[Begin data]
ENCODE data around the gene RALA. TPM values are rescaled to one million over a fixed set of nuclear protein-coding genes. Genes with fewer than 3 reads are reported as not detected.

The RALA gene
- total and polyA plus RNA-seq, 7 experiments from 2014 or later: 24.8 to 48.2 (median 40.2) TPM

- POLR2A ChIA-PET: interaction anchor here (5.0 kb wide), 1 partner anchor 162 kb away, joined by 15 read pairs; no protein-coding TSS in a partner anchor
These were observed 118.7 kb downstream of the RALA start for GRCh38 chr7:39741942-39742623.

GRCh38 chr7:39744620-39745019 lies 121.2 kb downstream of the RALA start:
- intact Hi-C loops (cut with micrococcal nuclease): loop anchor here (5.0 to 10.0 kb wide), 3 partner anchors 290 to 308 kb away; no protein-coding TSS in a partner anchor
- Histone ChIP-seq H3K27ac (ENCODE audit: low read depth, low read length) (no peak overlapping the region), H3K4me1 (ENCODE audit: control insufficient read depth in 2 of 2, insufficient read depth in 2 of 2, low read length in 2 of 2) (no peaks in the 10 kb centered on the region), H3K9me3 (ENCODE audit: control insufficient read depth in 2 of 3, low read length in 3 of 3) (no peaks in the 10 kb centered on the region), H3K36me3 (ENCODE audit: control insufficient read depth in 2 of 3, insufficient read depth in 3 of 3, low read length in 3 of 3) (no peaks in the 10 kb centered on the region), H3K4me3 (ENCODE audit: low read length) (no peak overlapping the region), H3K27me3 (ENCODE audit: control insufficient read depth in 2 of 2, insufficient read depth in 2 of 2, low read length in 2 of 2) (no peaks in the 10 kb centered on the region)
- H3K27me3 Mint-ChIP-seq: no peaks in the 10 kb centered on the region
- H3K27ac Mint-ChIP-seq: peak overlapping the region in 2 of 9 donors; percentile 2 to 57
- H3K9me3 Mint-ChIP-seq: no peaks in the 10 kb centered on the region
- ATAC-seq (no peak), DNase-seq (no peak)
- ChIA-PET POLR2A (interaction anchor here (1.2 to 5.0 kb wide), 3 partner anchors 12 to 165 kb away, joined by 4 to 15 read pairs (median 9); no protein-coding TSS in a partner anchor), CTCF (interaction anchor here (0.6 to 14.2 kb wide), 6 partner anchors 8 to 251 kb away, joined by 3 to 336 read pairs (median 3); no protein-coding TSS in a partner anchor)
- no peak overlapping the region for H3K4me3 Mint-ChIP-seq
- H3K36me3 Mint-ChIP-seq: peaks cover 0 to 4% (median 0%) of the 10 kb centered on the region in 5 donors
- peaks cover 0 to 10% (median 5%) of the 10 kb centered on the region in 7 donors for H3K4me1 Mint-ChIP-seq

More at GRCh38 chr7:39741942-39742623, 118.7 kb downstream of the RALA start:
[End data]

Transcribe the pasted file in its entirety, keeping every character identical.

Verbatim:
ENCODE data around the gene RALA. TPM values are rescaled to one million over a fixed set of nuclear protein-coding genes. Genes with fewer than 3 reads are reported as not detected.

The RALA gene
- total and polyA plus RNA-seq, 7 experiments from 2014 or later: 24.8 to 48.2 (median 40.2) TPM

- POLR2A ChIA-PET: interaction anchor here (5.0 kb wide), 1 partner anchor 162 kb away, joined by 15 read pairs; no protein-coding TSS in a partner anchor
These were observed 118.7 kb downstream of the RALA start for GRCh38 chr7:39741942-39742623.

GRCh38 chr7:39744620-39745019 lies 121.2 kb downstream of the RALA start:
- intact Hi-C loops (cut with micrococcal nuclease): loop anchor here (5.0 to 10.0 kb wide), 3 partner anchors 290 to 308 kb away; no protein-coding TSS in a partner anchor
- Histone ChIP-seq H3K27ac (ENCODE audit: low read depth, low read length) (no peak overlapping the region), H3K4me1 (ENCODE audit: control insufficient read depth in 2 of 2, insufficient read depth in 2 of 2, low read length in 2 of 2) (no peaks in the 10 kb centered on the region), H3K9me3 (ENCODE audit: control insufficient read depth in 2 of 3, low read length in 3 of 3) (no peaks in the 10 kb centered on the region), H3K36me3 (ENCODE audit: control insufficient read depth in 2 of 3, insufficient read depth in 3 of 3, low read length in 3 of 3) (no peaks in the 10 kb centered on the region), H3K4me3 (ENCODE audit: low read length) (no peak overlapping the region), H3K27me3 (ENCODE audit: control insufficient read depth in 2 of 2, insufficient read depth in 2 of 2, low read length in 2 of 2) (no peaks in the 10 kb centered on the region)
- H3K27me3 Mint-ChIP-seq: no peaks in the 10 kb centered on the region
- H3K27ac Mint-ChIP-seq: peak overlapping the region in 2 of 9 donors; percentile 2 to 57
- H3K9me3 Mint-ChIP-seq: no peaks in the 10 kb centered on the region
- ATAC-seq (no peak), DNase-seq (no peak)
- ChIA-PET POLR2A (interaction anchor here (1.2 to 5.0 kb wide), 3 partner anchors 12 to 165 kb away, joined by 4 to 15 read pairs (median 9); no protein-coding TSS in a partner anchor), CTCF (interaction anchor here (0.6 to 14.2 kb wide), 6 partner anchors 8 to 251 kb away, joined by 3 to 336 read pairs (median 3); no protein-coding TSS in a partner anchor)
- no peak overlapping the region for H3K4me3 Mint-ChIP-seq
- H3K36me3 Mint-ChIP-seq: peaks cover 0 to 4% (median 0%) of the 10 kb centered on the region in 5 donors
- peaks cover 0 to 10% (median 5%) of the 10 kb centered on the region in 7 donors for H3K4me1 Mint-ChIP-seq

More at GRCh38 chr7:39741942-39742623, 118.7 kb downstream of the RALA start: